Another very useful application of echocardiography in systemic autoimmune diseases is the echo transesophageal approach, which is widely recognized as more sensitive than a transthoracic evaluation for the detection of valvular lesions[22] and identification of intracardiac masses. In particular, Turiel et al[23] observed a large prevalence (61%) of valvular thickening or vegetations and/or potential embolic sources by a transesophageal echocardiographic approach in 56 patients with primary antiphospholipid syndrome followed up for 5 years. Recently, the development of 3-dimensional (3D) transesophageal echocardiography makes it possible to obtain cross-sectional visualization of the mitral, aortic and tricuspid valves, improving the diagnostic sensitivity compared to traditional 2D imaging[24]. The main advantages over conventional 2D echocardiography and the clinical applications of 3D echocardiography include more accurate and reproducible assessment of LV volumes, mass and ejection fraction, more accurate identification of wall motion abnormalities, study of the right ventricle and better understanding of valve and subvalvular apparatus abnormalities[25].
COMPUTED TOMOGRAPHY AND MAGNETIC RESONANCE APPLICATIONS
Coronary artery calcification (CAC) has long been known to occur as a part of the atherosclerotic process and there is good evidence that the extent of CAC reflects the total coronary atherosclerotic burden[26]. The Agatston coronary calcium score assesses the extent and the density of calcification in the coronary tree[27]. Electron-beam computed tomography (EBCT) has been recognized as a highly sensitive tool that is able to detect small amounts of calcium in the coronary arteries. Radiation doses received during an EBCT study are much lower than invasive coronary angiography[28]. Recent studies, using multislice computed tomography (CT) with administration of iodinate contrast medium to visualize the coronary artery lumen, demonstrated accuracy in the detection of CAD[29]. This technique plays a diagnostic role not only for the detection of significant coronary artery luminal narrowing but also for the study of the atherosclerotic plaque texture. Moreover, it allows coronary calcium scanning along the coronary tree[30].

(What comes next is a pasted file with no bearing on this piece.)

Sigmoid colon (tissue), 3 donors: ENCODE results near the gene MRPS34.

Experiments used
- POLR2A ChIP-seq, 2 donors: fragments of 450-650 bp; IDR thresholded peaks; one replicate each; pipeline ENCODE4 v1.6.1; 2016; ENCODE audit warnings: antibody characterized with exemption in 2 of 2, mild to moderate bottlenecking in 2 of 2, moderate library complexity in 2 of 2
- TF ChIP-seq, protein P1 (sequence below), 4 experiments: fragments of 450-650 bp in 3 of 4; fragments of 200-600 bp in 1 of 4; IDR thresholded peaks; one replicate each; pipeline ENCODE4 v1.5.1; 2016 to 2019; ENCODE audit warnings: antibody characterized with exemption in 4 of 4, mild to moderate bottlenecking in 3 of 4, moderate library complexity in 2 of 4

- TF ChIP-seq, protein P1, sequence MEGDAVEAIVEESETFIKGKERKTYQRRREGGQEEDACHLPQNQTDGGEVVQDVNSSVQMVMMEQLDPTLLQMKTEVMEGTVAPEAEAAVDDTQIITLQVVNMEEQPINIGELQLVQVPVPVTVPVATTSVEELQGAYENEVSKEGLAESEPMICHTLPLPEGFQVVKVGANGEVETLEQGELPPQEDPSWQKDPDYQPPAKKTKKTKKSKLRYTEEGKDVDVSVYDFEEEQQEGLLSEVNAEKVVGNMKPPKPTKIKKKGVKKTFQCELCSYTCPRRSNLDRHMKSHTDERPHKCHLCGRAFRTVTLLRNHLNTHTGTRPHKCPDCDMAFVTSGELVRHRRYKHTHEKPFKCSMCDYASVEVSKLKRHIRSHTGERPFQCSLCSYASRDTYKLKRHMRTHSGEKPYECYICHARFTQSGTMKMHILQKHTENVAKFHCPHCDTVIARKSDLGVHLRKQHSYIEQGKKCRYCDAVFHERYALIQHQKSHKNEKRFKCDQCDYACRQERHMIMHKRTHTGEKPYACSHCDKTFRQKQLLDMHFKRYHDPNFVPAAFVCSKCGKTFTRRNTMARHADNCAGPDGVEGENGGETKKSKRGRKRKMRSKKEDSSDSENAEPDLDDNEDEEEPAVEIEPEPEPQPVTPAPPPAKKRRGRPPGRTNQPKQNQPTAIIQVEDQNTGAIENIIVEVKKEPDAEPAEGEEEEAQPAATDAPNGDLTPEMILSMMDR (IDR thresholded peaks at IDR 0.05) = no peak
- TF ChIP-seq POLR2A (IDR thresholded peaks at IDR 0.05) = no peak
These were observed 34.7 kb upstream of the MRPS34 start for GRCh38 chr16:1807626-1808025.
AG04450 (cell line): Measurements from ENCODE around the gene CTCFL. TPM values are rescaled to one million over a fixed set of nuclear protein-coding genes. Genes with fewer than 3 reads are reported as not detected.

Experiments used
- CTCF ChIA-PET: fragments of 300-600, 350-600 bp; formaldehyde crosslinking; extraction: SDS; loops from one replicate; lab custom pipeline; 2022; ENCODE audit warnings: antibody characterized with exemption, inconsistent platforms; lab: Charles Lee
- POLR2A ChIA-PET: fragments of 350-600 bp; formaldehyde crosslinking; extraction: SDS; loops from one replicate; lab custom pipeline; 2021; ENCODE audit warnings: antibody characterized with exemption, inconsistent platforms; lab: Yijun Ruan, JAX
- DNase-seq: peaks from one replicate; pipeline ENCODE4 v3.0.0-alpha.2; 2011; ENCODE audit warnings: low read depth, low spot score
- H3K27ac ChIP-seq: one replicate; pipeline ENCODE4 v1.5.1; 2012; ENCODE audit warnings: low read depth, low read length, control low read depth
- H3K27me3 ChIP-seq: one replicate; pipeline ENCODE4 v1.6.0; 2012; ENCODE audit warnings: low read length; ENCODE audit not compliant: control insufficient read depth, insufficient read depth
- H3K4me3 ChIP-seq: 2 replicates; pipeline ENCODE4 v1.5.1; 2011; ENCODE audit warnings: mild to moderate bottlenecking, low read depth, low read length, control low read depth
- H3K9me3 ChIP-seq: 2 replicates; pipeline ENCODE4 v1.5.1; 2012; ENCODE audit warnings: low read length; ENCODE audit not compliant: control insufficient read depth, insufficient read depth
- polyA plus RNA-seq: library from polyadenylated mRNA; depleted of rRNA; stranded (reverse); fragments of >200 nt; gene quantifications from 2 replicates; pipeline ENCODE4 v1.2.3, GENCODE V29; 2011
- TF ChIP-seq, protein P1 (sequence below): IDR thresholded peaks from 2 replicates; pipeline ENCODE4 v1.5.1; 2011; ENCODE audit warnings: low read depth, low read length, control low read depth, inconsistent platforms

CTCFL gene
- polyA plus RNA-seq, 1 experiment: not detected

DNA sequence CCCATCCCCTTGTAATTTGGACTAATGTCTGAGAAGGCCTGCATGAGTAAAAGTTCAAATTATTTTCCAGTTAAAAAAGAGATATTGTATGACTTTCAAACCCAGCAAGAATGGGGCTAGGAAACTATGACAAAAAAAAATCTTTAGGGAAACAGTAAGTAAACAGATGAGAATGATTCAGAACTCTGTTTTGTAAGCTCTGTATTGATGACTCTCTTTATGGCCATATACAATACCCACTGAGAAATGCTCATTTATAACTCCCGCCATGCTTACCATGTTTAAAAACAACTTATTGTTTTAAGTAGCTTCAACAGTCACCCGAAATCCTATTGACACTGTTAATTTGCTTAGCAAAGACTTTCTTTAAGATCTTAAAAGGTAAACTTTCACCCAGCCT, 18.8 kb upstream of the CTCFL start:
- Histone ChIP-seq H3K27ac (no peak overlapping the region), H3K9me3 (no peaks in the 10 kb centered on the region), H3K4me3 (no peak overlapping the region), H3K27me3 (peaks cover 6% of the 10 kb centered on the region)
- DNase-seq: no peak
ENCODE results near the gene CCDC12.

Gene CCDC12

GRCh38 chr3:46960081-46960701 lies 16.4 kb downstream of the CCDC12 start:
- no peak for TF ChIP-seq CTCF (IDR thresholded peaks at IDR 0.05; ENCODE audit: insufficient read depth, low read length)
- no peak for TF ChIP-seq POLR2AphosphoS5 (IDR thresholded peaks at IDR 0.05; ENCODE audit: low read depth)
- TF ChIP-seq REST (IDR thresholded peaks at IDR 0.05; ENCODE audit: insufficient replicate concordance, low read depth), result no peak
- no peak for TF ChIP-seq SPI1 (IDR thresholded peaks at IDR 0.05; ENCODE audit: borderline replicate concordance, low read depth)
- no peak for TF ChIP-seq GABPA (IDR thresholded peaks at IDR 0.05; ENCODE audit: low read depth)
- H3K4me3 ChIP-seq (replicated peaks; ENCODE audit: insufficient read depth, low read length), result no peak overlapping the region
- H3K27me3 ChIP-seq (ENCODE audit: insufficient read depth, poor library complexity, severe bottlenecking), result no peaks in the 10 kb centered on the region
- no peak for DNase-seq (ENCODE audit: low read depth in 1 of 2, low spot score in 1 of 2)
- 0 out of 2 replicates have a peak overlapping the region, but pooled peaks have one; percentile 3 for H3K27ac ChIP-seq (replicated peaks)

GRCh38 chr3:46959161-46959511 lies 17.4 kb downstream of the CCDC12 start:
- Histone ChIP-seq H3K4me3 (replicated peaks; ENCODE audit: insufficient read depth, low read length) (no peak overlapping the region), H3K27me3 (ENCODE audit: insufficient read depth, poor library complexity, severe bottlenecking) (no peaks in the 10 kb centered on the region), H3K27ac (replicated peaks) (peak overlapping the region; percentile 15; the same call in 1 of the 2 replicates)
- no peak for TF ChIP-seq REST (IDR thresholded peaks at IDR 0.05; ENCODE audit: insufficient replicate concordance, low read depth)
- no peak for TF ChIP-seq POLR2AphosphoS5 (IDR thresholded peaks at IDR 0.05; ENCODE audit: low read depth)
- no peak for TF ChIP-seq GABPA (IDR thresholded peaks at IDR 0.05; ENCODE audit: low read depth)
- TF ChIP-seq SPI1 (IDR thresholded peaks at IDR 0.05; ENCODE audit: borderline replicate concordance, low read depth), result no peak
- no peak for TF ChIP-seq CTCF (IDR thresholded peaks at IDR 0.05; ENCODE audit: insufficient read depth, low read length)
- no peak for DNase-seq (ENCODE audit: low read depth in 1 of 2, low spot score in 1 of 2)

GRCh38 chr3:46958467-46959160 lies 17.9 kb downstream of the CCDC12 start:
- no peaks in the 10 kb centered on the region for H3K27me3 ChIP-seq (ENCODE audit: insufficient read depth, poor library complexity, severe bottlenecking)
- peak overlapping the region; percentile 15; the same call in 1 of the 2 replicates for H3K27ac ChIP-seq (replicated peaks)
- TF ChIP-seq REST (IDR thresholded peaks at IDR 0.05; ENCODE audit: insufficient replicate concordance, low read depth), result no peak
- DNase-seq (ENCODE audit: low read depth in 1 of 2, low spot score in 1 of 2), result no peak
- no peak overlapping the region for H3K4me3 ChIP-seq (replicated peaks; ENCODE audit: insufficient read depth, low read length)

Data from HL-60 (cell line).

Kiani et al[9] evaluated coronary calcium by means of helical CT in 200 asymptomatic SLE patients and they found increased coronary calcium significantly related with plasma ADMA levels. However, while echocardiography and, mainly, stress echocardiography provide functional evaluations of the heart and the coronary tree, EBCT is limited to an anatomical and morphological description, without any functional information.